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mussel bed

A mussel bed on Vancouver Island. (Photo: Stephen Bentsen/CC BY-NC-ND 2.0)

Scientist Says BC Heat Wave Caused Over 1 Billion Tidal Creatures to Cook to Death

The estimate follows record-breaking temperatures in the Canadian province.

Andrea Germanos

It's "a frightening warning sign," said one observer.

"Heartbreaking," another commented.

"Can we now mobilize en masse to save all Earthly beings?" asked another.

Those were some of the responses to new reporting by the CBC on how last week's extreme heatwave that gripped British Columbia may have led to the deaths of over one billion intertidal animals like mussels and starfish that inhabit the Salish Sea coastline.

Christopher Harley, a marine ecologist at the University of British Columbia, told the outlet about how he had noticed a foul odor from dead intertidal animals on rocks at Vancouver's popular Kitsilano Beach as the city experienced record heat. Harley then set off with a team of researchers to gather data on nearby coastlines.

What the researchers noticed, CBC reported, were "endless rows of mussels with dead meat attached inside the shell, along with other dead creatures like sea stars and barnacles."

They tracked temperatures too, recording 50°C (122°F) on rocky shoreline habitats, well above the high 30s (around 100°F) mussels can endure for short spurts. Harley likened a mussel on the rock enduring the scorching temperatures to "a toddler left in a car on a hot day"—stuck "at the mercy of the environment" until the tide returns. "And on Saturday, Sunday, Monday, during the heat wave, it just got so hot that the mussels, there was nothing they could do." 

The heat wave was deadly for humans too.

Lisa Lapointe, British Columbia's chief coroner, announced Friday that from June 25 to July 1, the province's death toll was 719—three times higher than normal—and said heat was likely "a significant contributing factor to the increased number of deaths." The heat wave was also blamed for dozens of deaths in the U.S. states of Oregon and Washington.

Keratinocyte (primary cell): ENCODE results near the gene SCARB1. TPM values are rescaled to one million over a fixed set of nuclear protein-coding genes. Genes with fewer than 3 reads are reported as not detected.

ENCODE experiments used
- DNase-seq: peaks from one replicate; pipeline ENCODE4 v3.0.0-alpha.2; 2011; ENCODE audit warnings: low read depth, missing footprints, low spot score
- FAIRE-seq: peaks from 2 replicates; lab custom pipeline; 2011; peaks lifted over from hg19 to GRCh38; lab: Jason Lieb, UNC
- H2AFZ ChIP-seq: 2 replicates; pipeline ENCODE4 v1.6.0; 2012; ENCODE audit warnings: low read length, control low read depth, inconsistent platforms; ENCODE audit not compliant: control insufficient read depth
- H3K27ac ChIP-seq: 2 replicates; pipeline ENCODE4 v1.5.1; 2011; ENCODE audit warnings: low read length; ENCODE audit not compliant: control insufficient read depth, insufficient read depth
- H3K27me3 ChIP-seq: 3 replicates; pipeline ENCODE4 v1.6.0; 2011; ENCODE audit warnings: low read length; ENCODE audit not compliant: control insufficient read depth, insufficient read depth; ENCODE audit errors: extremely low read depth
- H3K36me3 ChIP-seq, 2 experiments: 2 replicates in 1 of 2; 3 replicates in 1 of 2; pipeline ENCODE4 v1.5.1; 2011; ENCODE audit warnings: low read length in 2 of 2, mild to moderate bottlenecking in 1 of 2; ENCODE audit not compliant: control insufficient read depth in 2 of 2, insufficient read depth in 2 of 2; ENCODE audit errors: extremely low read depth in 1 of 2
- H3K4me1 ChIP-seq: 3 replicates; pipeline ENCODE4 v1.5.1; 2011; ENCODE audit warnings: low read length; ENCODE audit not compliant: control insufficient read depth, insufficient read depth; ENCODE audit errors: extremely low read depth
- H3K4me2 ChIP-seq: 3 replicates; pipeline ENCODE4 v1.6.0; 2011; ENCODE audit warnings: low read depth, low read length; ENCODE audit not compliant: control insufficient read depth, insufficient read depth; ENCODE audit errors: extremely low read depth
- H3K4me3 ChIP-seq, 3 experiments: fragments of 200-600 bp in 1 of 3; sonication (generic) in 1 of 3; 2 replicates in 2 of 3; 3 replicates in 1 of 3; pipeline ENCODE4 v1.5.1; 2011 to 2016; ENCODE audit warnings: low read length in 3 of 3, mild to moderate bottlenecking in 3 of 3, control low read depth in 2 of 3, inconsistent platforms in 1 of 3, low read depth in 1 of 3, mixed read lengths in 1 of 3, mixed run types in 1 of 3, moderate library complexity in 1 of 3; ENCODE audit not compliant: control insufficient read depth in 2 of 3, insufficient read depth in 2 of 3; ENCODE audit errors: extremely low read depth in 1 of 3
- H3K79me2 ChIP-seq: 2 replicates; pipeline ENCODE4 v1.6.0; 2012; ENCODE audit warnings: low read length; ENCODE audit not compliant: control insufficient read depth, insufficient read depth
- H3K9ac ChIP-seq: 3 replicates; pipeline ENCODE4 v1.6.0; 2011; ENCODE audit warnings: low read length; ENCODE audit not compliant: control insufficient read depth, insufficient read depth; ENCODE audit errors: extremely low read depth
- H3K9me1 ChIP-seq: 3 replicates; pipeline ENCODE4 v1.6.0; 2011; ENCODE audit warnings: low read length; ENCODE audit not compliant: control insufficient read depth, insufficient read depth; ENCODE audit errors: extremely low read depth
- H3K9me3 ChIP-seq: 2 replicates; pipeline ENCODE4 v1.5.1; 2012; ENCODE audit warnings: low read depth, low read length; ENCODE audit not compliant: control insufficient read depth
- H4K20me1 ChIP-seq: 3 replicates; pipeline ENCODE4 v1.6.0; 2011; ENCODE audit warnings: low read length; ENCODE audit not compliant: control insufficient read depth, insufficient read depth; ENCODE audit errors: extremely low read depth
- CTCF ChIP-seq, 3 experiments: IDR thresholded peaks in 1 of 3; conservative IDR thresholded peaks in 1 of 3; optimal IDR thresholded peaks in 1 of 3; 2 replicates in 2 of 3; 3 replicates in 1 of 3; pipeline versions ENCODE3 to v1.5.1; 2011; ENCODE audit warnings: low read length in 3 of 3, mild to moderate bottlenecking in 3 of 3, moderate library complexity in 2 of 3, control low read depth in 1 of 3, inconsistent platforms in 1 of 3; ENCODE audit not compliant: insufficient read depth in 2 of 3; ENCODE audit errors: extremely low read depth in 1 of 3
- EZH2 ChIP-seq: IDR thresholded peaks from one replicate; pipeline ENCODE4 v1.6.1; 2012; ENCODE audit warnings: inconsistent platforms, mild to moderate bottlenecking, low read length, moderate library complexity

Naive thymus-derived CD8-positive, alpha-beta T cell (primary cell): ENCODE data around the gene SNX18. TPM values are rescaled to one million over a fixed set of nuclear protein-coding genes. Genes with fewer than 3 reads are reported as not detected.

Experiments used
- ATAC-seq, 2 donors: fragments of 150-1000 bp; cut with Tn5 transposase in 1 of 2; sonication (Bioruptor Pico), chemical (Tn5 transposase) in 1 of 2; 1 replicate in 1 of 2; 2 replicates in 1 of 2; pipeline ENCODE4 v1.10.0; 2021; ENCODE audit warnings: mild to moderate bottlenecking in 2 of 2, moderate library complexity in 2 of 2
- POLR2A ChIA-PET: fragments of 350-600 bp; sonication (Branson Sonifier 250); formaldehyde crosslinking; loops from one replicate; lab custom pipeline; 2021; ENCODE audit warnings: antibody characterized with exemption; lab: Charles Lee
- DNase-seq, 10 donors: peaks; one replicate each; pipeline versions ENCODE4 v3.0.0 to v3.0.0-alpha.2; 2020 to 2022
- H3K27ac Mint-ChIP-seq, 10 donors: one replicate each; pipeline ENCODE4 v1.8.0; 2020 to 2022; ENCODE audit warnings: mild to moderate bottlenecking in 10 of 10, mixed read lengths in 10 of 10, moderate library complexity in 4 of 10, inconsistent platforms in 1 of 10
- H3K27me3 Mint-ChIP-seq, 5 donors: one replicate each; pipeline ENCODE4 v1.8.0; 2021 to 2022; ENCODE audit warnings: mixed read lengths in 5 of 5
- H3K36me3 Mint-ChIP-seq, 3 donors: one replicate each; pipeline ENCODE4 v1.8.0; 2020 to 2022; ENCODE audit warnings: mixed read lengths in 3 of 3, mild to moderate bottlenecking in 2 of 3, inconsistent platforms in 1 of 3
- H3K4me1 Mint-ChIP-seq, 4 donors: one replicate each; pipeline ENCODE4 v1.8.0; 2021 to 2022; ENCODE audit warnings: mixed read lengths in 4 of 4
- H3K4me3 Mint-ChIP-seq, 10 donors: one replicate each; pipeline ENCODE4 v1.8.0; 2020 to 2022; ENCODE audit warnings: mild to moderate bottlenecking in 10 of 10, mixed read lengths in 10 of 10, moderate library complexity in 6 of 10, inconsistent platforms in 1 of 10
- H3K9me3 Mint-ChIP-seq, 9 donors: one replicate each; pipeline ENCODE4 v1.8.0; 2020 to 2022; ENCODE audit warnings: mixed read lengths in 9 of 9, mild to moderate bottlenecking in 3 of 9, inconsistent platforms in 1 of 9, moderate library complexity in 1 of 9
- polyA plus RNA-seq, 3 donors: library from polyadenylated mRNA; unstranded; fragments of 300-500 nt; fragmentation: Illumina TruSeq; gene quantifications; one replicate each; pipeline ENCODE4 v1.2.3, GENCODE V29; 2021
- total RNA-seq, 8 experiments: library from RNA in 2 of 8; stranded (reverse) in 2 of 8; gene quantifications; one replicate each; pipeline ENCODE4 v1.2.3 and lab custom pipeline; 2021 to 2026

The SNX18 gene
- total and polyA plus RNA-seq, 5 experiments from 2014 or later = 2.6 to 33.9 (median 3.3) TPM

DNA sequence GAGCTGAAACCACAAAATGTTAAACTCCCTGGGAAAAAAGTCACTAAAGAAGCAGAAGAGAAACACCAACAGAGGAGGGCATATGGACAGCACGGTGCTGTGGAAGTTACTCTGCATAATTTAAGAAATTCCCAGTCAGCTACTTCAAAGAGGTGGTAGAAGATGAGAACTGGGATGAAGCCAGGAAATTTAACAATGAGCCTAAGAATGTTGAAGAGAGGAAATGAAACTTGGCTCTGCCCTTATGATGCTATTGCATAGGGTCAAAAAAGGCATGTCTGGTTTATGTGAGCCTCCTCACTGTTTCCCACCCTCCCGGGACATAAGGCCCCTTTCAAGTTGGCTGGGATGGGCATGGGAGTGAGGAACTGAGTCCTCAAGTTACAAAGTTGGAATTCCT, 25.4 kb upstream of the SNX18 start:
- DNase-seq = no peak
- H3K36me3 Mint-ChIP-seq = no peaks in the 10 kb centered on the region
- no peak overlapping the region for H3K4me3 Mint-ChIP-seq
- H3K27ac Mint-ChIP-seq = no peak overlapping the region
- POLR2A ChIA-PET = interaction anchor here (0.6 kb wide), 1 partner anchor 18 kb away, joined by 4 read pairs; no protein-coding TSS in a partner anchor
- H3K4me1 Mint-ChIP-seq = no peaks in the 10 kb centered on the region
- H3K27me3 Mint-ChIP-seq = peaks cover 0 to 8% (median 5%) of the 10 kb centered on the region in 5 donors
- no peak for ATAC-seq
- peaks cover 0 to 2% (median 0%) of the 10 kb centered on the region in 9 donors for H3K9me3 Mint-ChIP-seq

The recent heat wave's deadly impact on shellfish was noted in the U.S. Pacific Northwest as well.

The Daily Mail reported last week on comments from the family-run Hama Hama Oyster company in Washington. "The epic heatwave is something no one has seen and then we had a low tide that was as far as it has been in 15 years and it happened mid-day," the company said.

The clams "look like they had just been cooked, like they were ready to eat," the company told the outlet.

In a June 30 Instagram post sharing an image of heat-impact clams, the company had a clear message: "Please vote for politicians who are brave enough to address climate change."

 


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Abortion Rights Defenders Applaud Judge's Block on Utah 'Trigger Ban'

"Today is a win, but it is only the first step in what will undoubtedly be a long and difficult fight," said one pro-choice advocate.

Brett Wilkins ·


Scores Feared Dead and Wounded as Russian Missiles Hit Ukraine Shopping Center

"People just burned alive," said Ukraine's interior minister, while the head of the Poltava region stated that "it is too early to talk about the final number of the killed."

Brett Wilkins ·


Biodiversity Risks Could Persist for Decades After Global Temperature Peak

One study co-author said the findings "should act as a wake-up call that delaying emissions cuts will mean a temperature overshoot that comes at an astronomical cost to nature and humans that unproven negative emission technologies cannot simply reverse."

Jessica Corbett ·


Amnesty Report Demands Biden Take Action to End Death Penalty

"The world is waiting for the USA to do what almost 100 countries have achieved during this past half-century—total abolition of the death penalty," said the group.

Julia Conley ·


Pointing to 'Recently Obtained Evidence,' Jan. 6 Panel Calls Surprise Tuesday Hearing

The announcement came less than a week after the House panel delayed new hearings until next month, citing a "deluge" of fresh evidence.

Common Dreams staff ·

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